The Null Device

2000/7/29

Film update: I didn't get to see Hotel Splendide at the Film Festival last night, due to having a load of work to do (hence the 13-hour days), but I did manage to get away tonight and see a preview screening of Chopper (not at the festival, though; I got a free ticket from a chaosmusic.com promotion). For those not in the know, Chopper is about Mark "Chopper" Read, the notorious Melbourne underworld hitman turned raconteur. It was quite entertaining, in a post-Tarantino sort of way. One thing I noticed was the period detail, such as the bad 1970s fashions (all those mustaches and tan suits), and the authentic Franco Cozzo TV ads in the background of one scene.

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2000/7/28

In another absurdity resulting from the War On Drugs, a 6-year-old boy was suspended from his school for bringing in lemon drops. The local school district has a policy of treating unfamiliar products as controlled substances, just to not let the little bastards get away with something they shouldn't. (JPEG of newspaper clipping)

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Wouldn't you know it? fullyclothed.net has been grabbed, by pair.com it seems.

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Victoria's judaeochristian-family-values-based IVF laws have been ruled invalid by the Federal Court for discriminating against unmarried women. Which may put paid to the Internet-traded US sperm black market. Though whether the Federal Government could do anything about it remains to be determined, given their push for values-based legislation (i.e., church-going married suburbanites paying a lot less net tax than multiply pierced bisexual inner city café-Marxists who believe that the PM should apologise to aborigines and other such subversive notions). Er, seems I'm ranting again... Never mind.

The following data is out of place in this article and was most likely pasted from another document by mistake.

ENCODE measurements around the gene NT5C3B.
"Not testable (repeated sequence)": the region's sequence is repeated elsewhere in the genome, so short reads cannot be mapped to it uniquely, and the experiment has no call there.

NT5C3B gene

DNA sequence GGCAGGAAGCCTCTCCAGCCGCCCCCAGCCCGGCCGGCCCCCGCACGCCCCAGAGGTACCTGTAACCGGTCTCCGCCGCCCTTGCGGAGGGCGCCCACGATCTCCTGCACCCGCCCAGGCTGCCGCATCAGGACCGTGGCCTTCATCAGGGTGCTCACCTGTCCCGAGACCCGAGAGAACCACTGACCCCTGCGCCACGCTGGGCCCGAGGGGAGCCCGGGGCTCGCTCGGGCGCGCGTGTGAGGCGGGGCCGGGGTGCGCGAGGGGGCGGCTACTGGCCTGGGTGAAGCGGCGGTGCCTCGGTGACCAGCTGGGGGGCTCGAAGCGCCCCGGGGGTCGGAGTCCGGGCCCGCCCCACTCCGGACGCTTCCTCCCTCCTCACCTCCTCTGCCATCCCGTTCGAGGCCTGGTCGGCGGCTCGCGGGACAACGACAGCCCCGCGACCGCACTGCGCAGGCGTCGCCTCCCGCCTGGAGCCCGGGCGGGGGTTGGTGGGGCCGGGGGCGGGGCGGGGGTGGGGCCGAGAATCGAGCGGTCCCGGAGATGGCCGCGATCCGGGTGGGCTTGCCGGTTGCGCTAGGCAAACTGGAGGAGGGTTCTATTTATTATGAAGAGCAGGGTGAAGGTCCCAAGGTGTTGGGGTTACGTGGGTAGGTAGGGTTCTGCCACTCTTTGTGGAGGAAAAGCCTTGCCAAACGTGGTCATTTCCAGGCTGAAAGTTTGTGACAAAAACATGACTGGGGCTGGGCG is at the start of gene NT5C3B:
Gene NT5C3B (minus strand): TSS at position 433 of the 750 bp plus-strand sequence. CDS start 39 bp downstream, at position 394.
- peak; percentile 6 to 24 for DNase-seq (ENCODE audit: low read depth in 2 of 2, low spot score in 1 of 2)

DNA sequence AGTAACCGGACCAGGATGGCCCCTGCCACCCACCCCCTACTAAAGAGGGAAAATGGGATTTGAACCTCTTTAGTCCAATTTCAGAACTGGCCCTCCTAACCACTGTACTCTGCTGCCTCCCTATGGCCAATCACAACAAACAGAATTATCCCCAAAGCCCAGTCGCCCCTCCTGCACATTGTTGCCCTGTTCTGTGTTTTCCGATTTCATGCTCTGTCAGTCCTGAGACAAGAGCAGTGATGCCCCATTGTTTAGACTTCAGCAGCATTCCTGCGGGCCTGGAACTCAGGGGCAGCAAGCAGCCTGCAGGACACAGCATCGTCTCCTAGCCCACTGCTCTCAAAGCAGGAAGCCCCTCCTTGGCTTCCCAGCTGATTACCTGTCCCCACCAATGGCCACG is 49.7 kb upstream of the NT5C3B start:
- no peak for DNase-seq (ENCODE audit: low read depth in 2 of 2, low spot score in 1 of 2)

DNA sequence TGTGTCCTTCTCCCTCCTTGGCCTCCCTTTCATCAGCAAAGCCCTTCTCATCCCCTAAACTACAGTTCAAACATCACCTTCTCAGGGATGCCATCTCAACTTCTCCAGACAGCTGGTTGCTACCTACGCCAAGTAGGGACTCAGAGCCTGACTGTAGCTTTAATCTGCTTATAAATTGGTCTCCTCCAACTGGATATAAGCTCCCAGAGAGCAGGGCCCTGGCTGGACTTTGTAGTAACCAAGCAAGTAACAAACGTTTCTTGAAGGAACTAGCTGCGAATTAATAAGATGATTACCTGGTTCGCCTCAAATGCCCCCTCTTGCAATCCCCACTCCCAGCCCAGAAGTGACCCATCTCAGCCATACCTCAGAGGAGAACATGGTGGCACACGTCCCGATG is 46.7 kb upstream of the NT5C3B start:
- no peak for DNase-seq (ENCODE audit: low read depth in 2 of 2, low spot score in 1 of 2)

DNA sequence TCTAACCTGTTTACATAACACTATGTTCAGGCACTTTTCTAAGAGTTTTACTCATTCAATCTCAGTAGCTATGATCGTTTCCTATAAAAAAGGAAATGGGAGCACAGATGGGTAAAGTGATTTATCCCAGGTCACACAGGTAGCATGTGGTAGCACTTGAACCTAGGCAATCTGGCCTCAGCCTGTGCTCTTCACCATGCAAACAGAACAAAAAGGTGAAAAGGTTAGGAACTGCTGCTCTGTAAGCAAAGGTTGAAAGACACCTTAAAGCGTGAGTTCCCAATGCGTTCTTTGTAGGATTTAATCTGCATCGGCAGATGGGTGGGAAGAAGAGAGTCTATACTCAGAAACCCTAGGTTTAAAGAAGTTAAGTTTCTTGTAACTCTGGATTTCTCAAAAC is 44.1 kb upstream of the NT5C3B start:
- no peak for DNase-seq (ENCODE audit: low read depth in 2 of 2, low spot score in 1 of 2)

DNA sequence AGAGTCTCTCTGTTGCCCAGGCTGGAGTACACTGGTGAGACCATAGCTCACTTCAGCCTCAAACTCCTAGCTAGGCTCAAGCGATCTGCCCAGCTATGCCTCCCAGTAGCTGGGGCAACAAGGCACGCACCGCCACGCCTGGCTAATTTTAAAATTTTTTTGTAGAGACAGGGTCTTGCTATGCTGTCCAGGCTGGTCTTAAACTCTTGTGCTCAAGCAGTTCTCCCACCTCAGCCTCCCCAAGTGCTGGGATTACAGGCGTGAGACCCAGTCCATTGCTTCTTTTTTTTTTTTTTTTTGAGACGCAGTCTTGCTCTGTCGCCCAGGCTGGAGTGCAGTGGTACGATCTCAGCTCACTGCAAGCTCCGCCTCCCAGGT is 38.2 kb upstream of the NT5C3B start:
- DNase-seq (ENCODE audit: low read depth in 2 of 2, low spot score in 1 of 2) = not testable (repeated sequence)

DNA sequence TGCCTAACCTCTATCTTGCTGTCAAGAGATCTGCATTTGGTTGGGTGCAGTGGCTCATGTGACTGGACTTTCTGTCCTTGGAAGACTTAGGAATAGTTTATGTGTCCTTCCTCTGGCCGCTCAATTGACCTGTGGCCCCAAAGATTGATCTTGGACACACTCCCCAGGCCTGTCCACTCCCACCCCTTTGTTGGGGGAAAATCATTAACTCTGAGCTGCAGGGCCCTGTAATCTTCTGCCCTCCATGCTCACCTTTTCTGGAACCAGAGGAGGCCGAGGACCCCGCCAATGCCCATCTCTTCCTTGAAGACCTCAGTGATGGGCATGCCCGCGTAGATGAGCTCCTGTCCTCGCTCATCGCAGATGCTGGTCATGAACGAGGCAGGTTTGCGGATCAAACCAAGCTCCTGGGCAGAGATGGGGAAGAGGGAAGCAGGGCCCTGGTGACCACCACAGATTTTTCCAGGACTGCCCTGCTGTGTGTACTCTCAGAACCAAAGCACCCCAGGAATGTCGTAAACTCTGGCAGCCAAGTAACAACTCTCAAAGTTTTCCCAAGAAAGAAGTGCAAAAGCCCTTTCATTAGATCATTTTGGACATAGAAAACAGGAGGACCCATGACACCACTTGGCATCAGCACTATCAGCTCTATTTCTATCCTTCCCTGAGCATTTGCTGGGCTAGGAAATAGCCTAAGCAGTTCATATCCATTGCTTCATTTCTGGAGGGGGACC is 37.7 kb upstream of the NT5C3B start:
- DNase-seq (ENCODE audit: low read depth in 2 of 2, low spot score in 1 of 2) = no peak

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Amusements of the obscenely wealthy: Some people are so wealthy that they can buy anything; consequently it takes extreme things to satisfy them. Take for example "The Bachelors", a transatlantic brat-pack of "rich kids", who have taking to drugging women, raping them and swapping videos of their conquests on the Internet. Make that a snuff film ring, and you've got a movie concept... (via Leviathan)

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Salon's Scott Rosenberg reckons that the RIAA have dug their own grave by crushing Napster. They could have a point (i.e., distributed file sharing will be harder to kill, and US Congress doesn't seem too friendly to the copyright industry's calls for draconian legislation), though I'm sure a few billion dollars could buy the RIAA some highly favourable laws tacked on as riders to other legislation. In any case, every major-label published (or, to a lesser extent, distributed) CD you buy helps the RIAA hire lawyers and lobbyists, so you may do well to stop.

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